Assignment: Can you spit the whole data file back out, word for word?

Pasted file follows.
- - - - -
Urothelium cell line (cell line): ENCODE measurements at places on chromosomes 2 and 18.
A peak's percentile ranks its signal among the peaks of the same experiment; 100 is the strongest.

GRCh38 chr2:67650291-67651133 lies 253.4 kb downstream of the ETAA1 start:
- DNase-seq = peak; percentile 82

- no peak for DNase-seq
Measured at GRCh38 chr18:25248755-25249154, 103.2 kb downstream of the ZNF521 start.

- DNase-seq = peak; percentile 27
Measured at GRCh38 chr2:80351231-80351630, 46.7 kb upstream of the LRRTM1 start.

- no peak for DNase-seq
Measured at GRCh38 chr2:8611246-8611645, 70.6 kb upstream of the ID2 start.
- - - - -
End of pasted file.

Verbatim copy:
Urothelium cell line (cell line): ENCODE measurements at places on chromosomes 2 and 18.
A peak's percentile ranks its signal among the peaks of the same experiment; 100 is the strongest.

GRCh38 chr2:67650291-67651133 lies 253.4 kb downstream of the ETAA1 start:
- DNase-seq = peak; percentile 82

- no peak for DNase-seq
Measured at GRCh38 chr18:25248755-25249154, 103.2 kb downstream of the ZNF521 start.

- DNase-seq = peak; percentile 27
Measured at GRCh38 chr2:80351231-80351630, 46.7 kb upstream of the LRRTM1 start.

- no peak for DNase-seq
Measured at GRCh38 chr2:8611246-8611645, 70.6 kb upstream of the ID2 start.